Dividing the risk pools by age groups fundamentally changes this debate. The economics of health insurance exclusively to young adults affords universal care with very rare need for rationing. Conversely, the economics are more challenging for older adults but they will have to debate the compromise of rationing and affordable premiums using examples of their own experience. The debate is helped by excluding the cases of rationing of health care to young people.
The challenges for affordable health insurance are for the older population. Having a risk pool with a maximum age of 55 will permit very affordable insurance for the younger population because the insurance has no expenses for the older population. People at the upper end of the age range who do encounter expensive chronic conditions will transfer out of the younger cohort plan once they reach the age of 55 and in many cases this will put the cost burdens on the older cohort plans. The older age group will need to confront the higher costs of health insurance through compromise of using their collective wealth and making rationing choices.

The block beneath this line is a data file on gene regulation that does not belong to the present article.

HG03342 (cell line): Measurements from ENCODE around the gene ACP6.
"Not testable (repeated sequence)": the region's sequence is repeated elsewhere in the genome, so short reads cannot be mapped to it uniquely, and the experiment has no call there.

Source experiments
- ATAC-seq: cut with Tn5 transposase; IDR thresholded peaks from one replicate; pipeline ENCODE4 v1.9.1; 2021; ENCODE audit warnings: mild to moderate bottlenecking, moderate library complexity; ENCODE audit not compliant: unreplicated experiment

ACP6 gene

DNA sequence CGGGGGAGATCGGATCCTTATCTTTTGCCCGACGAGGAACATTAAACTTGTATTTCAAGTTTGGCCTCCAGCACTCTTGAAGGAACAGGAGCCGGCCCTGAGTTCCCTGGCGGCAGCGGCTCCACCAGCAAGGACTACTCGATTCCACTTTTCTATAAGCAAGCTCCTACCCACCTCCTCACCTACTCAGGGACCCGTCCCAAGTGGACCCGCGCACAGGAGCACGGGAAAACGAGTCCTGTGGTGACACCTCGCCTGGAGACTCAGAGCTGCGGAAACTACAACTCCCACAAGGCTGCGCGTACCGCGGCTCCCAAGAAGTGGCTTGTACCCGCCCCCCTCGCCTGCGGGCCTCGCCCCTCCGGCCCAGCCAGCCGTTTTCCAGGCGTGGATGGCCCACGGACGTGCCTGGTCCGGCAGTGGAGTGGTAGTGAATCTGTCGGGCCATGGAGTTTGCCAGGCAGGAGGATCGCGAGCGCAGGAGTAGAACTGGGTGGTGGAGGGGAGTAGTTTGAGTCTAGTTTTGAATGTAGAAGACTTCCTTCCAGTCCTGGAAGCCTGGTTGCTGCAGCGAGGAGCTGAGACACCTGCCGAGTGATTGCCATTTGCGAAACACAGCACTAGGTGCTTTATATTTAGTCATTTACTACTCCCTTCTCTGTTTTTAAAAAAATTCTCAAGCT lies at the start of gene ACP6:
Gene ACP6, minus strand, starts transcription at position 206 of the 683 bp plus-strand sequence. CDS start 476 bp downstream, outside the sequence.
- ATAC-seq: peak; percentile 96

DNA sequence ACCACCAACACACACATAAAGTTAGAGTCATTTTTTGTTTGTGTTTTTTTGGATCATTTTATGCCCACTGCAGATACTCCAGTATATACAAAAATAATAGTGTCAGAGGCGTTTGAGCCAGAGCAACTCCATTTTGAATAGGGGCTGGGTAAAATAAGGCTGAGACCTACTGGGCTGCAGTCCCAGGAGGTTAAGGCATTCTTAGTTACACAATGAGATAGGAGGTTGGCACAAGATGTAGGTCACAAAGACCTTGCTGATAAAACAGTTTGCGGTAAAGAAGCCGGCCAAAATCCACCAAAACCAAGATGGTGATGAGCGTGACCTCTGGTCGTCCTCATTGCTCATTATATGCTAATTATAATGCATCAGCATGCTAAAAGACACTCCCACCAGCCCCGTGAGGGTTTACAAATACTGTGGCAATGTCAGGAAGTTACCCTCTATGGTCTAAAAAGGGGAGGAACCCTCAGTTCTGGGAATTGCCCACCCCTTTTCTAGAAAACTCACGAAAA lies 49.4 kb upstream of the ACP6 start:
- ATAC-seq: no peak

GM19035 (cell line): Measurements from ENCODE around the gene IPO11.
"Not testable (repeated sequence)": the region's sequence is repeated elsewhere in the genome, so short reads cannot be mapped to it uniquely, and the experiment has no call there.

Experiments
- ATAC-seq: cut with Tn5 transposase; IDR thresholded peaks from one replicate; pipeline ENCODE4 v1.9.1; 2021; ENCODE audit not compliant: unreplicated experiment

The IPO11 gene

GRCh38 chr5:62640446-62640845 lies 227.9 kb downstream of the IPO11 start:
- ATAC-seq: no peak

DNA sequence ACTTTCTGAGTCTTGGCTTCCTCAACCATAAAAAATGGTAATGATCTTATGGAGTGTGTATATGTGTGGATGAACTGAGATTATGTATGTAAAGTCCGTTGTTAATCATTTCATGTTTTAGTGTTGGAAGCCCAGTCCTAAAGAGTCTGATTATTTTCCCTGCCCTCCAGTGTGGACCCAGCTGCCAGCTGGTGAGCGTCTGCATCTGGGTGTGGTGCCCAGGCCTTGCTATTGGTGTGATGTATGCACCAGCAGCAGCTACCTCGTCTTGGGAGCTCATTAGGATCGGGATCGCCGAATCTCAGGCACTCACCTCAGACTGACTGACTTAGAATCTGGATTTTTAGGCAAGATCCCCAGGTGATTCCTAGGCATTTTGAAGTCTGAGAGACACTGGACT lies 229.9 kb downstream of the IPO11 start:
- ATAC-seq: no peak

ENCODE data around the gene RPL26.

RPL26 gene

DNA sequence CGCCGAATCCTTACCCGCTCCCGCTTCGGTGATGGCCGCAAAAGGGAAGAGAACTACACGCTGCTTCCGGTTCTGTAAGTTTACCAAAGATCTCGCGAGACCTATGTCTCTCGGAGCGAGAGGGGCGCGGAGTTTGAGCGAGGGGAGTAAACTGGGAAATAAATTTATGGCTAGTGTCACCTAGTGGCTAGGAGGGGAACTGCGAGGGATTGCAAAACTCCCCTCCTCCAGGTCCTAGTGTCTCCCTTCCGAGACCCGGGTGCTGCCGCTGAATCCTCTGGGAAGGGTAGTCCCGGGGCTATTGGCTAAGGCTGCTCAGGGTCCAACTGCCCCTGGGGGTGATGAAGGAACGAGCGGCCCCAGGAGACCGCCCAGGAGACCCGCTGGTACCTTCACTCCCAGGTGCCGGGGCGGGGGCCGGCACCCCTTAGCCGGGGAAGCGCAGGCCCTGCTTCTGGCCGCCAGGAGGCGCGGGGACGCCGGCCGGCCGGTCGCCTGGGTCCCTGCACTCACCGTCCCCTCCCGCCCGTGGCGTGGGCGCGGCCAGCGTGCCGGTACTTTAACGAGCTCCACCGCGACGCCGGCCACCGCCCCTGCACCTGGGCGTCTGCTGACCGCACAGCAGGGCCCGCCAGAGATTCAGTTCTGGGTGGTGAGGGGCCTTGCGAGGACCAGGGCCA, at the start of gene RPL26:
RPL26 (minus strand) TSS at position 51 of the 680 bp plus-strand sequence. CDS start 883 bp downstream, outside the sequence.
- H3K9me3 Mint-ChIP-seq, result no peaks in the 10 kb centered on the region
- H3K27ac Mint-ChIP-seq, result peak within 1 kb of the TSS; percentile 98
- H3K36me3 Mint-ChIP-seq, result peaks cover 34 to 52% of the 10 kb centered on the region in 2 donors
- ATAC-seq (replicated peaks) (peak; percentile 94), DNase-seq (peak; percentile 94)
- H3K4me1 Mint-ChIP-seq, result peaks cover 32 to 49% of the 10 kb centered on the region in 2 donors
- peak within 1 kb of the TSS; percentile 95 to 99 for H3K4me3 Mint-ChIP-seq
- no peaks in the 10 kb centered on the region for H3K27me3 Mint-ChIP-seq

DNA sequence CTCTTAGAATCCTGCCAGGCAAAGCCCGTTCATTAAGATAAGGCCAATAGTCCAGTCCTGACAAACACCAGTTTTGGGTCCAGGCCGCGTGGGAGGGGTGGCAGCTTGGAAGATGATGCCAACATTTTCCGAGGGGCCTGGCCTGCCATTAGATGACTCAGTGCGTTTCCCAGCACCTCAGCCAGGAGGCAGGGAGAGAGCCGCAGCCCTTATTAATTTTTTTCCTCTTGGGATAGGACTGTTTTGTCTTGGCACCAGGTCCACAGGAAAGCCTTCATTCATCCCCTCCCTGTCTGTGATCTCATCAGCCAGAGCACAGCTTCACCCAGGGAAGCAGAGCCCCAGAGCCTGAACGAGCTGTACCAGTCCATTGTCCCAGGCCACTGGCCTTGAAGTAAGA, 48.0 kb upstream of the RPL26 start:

The age of 55 matches the age I used in my discussions of parallel governments where a government of debt service has a minimum voting age of 55 and this government has jurisdiction over that age group. If such a parallel age-distinctive government existed already, it would be natural to have it also maintain a separate health policy for the older age group. The older population is the population most in need of government subsidies for health insurance as evidenced by the current Medicare policies. This proposal effectively replaces Medicare with a policy governing some type of health insurance policy (public or private) that mandates coverage for all adults over 55.